Grading the Blues forwards part 3

Grading the Blues forwards part 3

Credit: Getty Images

COLUMBUS, OH - APRIL 12: Derek Mackenzie #24 of the Columbus Blue Jackets knocks down Chris Porter #32 of the St. Louis Blues during a stoppage in play during the second period on April 12, 2013 at Nationwide Arena in Columbus, Ohio. (Photo by Kirk Irwin/Getty Images)

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by Andrew Allsman / Hockey StL

KMOV.com

Posted on May 28, 2013 at 11:51 AM

(Hockey StL) --

Alex Steen:

It’s no surprise that Alex Steen was one of the Blues’ most productive players again this season. Steen always finds a way to be one of the Blues’ most consistent players every year, though he sometimes passes under the radar of many simply because he isn’t considered to be an elite player. However, Steen continues to be one of the Blues’ best forwards. This past year, Steen was third on the team in total points (27). He netted just eight goals, but had 19 assists in 40 games. Steen is not a flashy player, but he has a wicked slap shot, and is very good at making plays happen. Steen led the Blues with three playoff goals, and was one of the few Blues players who was able to finish. Steen will never receive the credit due him, but he has been a strong asset for the Blues, and will continue to be.

Regular season grade: B+

Playoff grade: B+

 

Jaden Schwartz:

For a player that faced tough odds heading into training camp, Jaden Schwartz had a very strong season. This year was Schwartz’s first full National Hockey League season, and for a player that is still trying to adjust, Schwartz was very good. Schwartz had to compete for a spot in the starting lineup, unlike fellow rookie Vladimir Tarasenko, but it didn’t bother Schwartz. Not only did Schwartz have to fight for a spot, but he also had to work extra hard on the ice. Schwartz is a bit undersized for the NHL, but that doesn’t mean he doesn’t find ways to be effective. Schwartz is perhaps the Blues’ best forward in terms of causing opponent turnovers. He gets to the right areas on the ice, and makes it tough for opponents to move pucks. It was something that caught the eye of head coach Ken Hitchcock in the postseason as well. Schwartz had 13 points (seven goals, six assists) in 45 games this year. In the postseason, Schwartz was noticeable in every game, and was one of the Blues best players every game. That says a lot about Schwartz’s abilities considering he had just one point, but Schwartz found ways to be effective without much offensive production.

Regular season grade: B

Playoff grade: A

 

Ryan Reaves:

Ryan Reaves spent his fair share of time fighting for a roster spot in past years, but now he has become an irreplaceable player for the Blues. Ryan Reaves will never be a goal scorer, and he will never set up plays with flashy passes. What he does do is give his team energy during desperate times, and he gives it his all on every shift. It’s hard to find many faults in Reaves’ game. He does what he is asked. He goes out and checks, and makes safe plays. He also is very effective at wearing down opponents. While these may seem like little things, and are often overlooked, they are vital to the Blues. Reaves had a career-high four goals to go along with his 79 penalty minutes in 43 regular season games this year. Reaves had no points in the playoffs, but that’s not surprising. He did plenty of other things that were just as valuable to his team.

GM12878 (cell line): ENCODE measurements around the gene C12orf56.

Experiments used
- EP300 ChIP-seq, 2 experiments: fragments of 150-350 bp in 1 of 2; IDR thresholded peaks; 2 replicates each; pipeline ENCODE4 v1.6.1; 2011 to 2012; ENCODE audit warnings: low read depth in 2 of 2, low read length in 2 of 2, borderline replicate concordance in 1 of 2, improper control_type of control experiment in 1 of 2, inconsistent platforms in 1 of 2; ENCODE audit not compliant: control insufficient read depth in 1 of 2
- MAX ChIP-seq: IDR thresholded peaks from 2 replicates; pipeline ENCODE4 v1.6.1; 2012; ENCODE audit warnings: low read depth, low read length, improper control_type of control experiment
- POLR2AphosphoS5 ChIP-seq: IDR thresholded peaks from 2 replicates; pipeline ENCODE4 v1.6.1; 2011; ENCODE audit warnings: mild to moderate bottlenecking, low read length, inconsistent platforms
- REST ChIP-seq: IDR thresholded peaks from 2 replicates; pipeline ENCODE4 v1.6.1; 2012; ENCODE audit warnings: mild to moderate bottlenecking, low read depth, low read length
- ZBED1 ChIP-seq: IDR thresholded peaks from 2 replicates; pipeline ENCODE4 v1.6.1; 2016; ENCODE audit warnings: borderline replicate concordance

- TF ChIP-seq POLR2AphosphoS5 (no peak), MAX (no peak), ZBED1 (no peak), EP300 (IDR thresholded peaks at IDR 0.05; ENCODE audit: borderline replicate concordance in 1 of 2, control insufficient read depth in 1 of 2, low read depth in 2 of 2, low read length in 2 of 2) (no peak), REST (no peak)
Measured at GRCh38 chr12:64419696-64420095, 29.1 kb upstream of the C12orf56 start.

Regular season grade: B

Playoff grade: B

 

Scott Nichol:

In what was likely his last season with the Blues, Nichol was not able to contribute much this season. He had some injury trouble late in the season that sidelined him for all of the playoffs. Nichol provided a good presence on the Blues’ fourth line early in the season, but the line was much more effective when Chris Porter and Adam Cracknell were joined with Reaves. Nichol had one goal in 30 games, which was his only point of the season.

Regular season grade: C

Playoff grade: None

 

Chris Porter:

Porter was a bit of a surprise positive for the Blues. Due to injuries, he was able to make a name for himself and was able to maintain a spot on the Blues even as they went into the postseason. Porter had eight points (two goals, six assists) in 29 regular season games. Porter was a very nice addition for the Note because he complimented both Reaves and Cracknell. Porter proved to the Blues that he was an asset, and he became an everyday player because of it. There is no reason to expect that he won’t be a part of the Blues squad next October.

Regular season grade: B+

Playoff grade: A

 

Adam Cracknell:

Cracknell, like Porter, was a surprise plus for the Blues. He found himself on the roster because of injuries, made a name for himself, and was called back up late in the season as rosters expanded. He became an everyday player for the Blues as they made their way into the playoffs, and was a top forward for them in the postseason. Cracknell is a forward that knows how to score, but his physical game was more useful to the Blues considering his spot on the fourth line. Cracknell came out in the first postseason game checking everything in sight, and provided many boosts for the Blues in their six postseason games. Cracknell played in five of the six playoff games, and recently was rewarded for his solid year with a one-year, one-way contract.

Regular season grade: B

Playoff grade: A

 

 

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